1. Benkler elegantly summarizes Lessig's two-part argument -- "the centrality of remix" and "that creativity on the Net will take the form of both noncommercial sharing and hybrids of commercial activity with voluntary, non-cash-based forms of online work" -- before dialing it into the concerns of scientists:
Two aspects of Remix are likely to be of primary interest to scientists. The first is that the concerns [Lessig] raises about excessive property rights getting in the way of creative uses of existing materials apply as well to data and the technical and legal constraints on sharing them, to research tools and patents constraining their application, to materials and material transfer agreements that can impede their employment across institutions and labs, and to open access publishing. Understanding how copyright law in particular can undermine creation, not only support it, offers a valuable background from which to understand these more science-centric problems. Second, Lessig weaves his tapestry from many stories about human cooperation, a subject of increasing interest to social and evolutionary scientists alike.
Benkler is particularly appreciative of Lessig's unpacking of successful commercial-volunteer hybrids for increasing understanding of the kinds of issues being explored by the Cooperation project and research group here at Berkman.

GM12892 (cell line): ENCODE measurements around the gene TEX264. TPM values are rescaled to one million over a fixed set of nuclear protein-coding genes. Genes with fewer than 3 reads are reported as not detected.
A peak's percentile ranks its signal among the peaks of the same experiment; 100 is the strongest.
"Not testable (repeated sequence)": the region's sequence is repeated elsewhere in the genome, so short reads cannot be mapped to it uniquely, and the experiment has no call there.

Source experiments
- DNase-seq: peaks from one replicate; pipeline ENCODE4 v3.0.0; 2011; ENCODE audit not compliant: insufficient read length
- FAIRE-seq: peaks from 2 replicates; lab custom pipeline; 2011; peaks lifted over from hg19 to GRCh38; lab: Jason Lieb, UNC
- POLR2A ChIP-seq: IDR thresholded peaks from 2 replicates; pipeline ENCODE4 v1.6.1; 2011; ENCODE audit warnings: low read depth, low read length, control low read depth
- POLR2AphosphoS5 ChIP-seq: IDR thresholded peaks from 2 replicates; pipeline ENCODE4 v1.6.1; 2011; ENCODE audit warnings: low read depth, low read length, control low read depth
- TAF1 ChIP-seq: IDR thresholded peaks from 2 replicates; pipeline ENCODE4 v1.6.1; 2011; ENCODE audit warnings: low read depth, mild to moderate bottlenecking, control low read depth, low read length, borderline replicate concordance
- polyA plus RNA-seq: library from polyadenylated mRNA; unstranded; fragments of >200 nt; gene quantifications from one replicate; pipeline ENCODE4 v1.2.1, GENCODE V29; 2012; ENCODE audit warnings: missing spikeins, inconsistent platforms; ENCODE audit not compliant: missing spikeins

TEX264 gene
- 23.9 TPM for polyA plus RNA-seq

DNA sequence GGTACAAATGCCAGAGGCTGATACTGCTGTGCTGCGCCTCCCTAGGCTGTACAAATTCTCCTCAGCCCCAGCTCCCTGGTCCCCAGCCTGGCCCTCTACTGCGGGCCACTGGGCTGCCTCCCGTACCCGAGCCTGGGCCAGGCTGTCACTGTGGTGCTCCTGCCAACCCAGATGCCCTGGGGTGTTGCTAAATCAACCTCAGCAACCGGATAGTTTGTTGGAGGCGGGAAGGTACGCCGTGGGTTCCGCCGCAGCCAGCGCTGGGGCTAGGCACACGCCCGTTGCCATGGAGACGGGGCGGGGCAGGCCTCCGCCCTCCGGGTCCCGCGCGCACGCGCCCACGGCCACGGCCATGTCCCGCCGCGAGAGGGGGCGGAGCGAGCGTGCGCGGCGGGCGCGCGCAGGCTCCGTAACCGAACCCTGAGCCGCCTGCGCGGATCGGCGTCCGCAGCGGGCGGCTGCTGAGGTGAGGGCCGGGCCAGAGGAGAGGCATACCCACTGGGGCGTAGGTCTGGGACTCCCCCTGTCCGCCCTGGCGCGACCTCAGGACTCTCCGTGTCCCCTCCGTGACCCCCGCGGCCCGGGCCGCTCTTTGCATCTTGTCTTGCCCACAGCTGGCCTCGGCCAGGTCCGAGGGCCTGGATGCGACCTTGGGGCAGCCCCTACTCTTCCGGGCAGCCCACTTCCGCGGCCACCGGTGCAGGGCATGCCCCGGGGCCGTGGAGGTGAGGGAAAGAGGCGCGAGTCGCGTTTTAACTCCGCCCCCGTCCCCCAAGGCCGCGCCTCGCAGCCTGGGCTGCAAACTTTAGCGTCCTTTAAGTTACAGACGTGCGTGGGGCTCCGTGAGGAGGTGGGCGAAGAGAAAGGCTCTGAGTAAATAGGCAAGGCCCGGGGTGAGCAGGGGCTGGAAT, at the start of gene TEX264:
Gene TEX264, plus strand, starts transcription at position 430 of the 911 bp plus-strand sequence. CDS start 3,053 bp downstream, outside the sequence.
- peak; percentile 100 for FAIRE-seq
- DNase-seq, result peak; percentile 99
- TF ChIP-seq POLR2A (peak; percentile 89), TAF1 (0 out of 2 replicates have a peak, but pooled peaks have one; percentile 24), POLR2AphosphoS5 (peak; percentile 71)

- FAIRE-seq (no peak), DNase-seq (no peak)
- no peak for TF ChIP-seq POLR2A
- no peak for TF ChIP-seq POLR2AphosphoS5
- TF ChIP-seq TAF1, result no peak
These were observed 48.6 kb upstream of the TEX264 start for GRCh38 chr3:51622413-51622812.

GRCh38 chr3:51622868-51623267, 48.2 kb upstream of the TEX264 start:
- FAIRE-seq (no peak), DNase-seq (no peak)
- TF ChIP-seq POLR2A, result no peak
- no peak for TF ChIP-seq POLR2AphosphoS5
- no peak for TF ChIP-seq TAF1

2. Preece begins by characterizing "digital natives" in a way that suggests the kinship of the arguments in Remix and Born Digital: "Digital natives like to experiment with media and to share stories, pictures, and videos online...Everything online can be interacted with, commented on, changed, or added to, including their identities." She praises the breadth and balance of Born Digital, emphasizing Palfrey and Gasser's key recommendation that:
parents and teachers educate themselves more about technologies and how digital natives use them. Parents who stand back and do not involve themselves in their offspring's online activities are, they suggest, missing an opportunity to protect, engage with, and help their children. Born Digital is timely and informative; although a little repetitive in the early chapters, it challenges the reader to think deeply about how our society is changing.
Ultimately, Preece would have liked a more extensive discussion of solutions that could help both to mitigate risks in digital culture and to support the remarkable opportunities that that culture provides. Preece sees an important role in these solutions for "technology designers and entrepreneurs" and "digital natives themselves."
Preece's call for more, a sequel to Born Digital, will be met soon in at least one respect which is intimately linked to the concerns of Lessig's Remix: Palfrey and Gasser, along with Rosalie Fay Barnes and Miriam Simun, have written a paper (forthcoming) that delves into their Born Digital research around understandings of copyright and intellectual property; the paper proposes a curriculum, Creative Rights, for helping youth understand, performatively, the balances in law between the concerns of creators, owners, consumers, and remixers (e.g., via fair use). Stay tuned.